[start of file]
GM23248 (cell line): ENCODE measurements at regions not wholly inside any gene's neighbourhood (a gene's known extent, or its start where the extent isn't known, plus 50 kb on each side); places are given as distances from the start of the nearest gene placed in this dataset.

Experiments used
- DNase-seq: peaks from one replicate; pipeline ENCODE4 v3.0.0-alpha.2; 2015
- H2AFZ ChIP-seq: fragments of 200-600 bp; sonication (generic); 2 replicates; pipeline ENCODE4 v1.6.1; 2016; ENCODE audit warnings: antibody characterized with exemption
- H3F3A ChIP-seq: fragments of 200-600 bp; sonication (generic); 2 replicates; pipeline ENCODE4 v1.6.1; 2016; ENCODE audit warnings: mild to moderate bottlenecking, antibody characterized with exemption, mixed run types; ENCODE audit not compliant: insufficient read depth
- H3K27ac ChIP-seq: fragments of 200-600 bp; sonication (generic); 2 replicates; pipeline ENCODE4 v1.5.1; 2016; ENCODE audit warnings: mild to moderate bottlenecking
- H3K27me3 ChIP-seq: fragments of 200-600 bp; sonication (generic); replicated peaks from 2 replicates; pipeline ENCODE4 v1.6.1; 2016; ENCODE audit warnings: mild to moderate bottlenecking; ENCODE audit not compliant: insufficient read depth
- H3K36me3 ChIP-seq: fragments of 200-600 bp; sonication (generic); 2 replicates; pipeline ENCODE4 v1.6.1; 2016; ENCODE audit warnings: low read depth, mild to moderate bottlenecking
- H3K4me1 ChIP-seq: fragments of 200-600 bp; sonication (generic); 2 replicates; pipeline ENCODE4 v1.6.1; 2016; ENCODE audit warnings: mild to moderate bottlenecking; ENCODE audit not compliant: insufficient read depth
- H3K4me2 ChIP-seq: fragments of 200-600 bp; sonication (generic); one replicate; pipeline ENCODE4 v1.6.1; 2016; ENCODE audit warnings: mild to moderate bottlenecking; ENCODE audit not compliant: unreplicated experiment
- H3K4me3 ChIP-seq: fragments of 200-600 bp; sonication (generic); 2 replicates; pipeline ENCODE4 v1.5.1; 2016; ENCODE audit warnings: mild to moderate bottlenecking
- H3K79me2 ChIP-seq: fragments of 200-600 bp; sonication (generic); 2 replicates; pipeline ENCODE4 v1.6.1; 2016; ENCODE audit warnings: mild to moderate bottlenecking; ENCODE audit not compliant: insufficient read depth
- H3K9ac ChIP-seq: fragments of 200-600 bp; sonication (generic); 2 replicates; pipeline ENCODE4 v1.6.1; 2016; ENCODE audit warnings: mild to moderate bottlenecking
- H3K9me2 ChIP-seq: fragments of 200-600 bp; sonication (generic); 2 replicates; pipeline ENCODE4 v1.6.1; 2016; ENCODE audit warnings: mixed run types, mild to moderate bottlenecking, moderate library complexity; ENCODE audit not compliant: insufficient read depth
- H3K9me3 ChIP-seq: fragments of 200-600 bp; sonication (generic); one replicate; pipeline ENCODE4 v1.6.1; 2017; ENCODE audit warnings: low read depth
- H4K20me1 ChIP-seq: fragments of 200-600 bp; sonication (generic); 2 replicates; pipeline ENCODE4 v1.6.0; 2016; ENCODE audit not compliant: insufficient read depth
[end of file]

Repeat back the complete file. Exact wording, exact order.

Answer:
GM23248 (cell line): ENCODE measurements at regions not wholly inside any gene's neighbourhood (a gene's known extent, or its start where the extent isn't known, plus 50 kb on each side); places are given as distances from the start of the nearest gene placed in this dataset.

Experiments used
- DNase-seq: peaks from one replicate; pipeline ENCODE4 v3.0.0-alpha.2; 2015
- H2AFZ ChIP-seq: fragments of 200-600 bp; sonication (generic); 2 replicates; pipeline ENCODE4 v1.6.1; 2016; ENCODE audit warnings: antibody characterized with exemption
- H3F3A ChIP-seq: fragments of 200-600 bp; sonication (generic); 2 replicates; pipeline ENCODE4 v1.6.1; 2016; ENCODE audit warnings: mild to moderate bottlenecking, antibody characterized with exemption, mixed run types; ENCODE audit not compliant: insufficient read depth
- H3K27ac ChIP-seq: fragments of 200-600 bp; sonication (generic); 2 replicates; pipeline ENCODE4 v1.5.1; 2016; ENCODE audit warnings: mild to moderate bottlenecking
- H3K27me3 ChIP-seq: fragments of 200-600 bp; sonication (generic); replicated peaks from 2 replicates; pipeline ENCODE4 v1.6.1; 2016; ENCODE audit warnings: mild to moderate bottlenecking; ENCODE audit not compliant: insufficient read depth
- H3K36me3 ChIP-seq: fragments of 200-600 bp; sonication (generic); 2 replicates; pipeline ENCODE4 v1.6.1; 2016; ENCODE audit warnings: low read depth, mild to moderate bottlenecking
- H3K4me1 ChIP-seq: fragments of 200-600 bp; sonication (generic); 2 replicates; pipeline ENCODE4 v1.6.1; 2016; ENCODE audit warnings: mild to moderate bottlenecking; ENCODE audit not compliant: insufficient read depth
- H3K4me2 ChIP-seq: fragments of 200-600 bp; sonication (generic); one replicate; pipeline ENCODE4 v1.6.1; 2016; ENCODE audit warnings: mild to moderate bottlenecking; ENCODE audit not compliant: unreplicated experiment
- H3K4me3 ChIP-seq: fragments of 200-600 bp; sonication (generic); 2 replicates; pipeline ENCODE4 v1.5.1; 2016; ENCODE audit warnings: mild to moderate bottlenecking
- H3K79me2 ChIP-seq: fragments of 200-600 bp; sonication (generic); 2 replicates; pipeline ENCODE4 v1.6.1; 2016; ENCODE audit warnings: mild to moderate bottlenecking; ENCODE audit not compliant: insufficient read depth
- H3K9ac ChIP-seq: fragments of 200-600 bp; sonication (generic); 2 replicates; pipeline ENCODE4 v1.6.1; 2016; ENCODE audit warnings: mild to moderate bottlenecking
- H3K9me2 ChIP-seq: fragments of 200-600 bp; sonication (generic); 2 replicates; pipeline ENCODE4 v1.6.1; 2016; ENCODE audit warnings: mixed run types, mild to moderate bottlenecking, moderate library complexity; ENCODE audit not compliant: insufficient read depth
- H3K9me3 ChIP-seq: fragments of 200-600 bp; sonication (generic); one replicate; pipeline ENCODE4 v1.6.1; 2017; ENCODE audit warnings: low read depth
- H4K20me1 ChIP-seq: fragments of 200-600 bp; sonication (generic); 2 replicates; pipeline ENCODE4 v1.6.0; 2016; ENCODE audit not compliant: insufficient read depth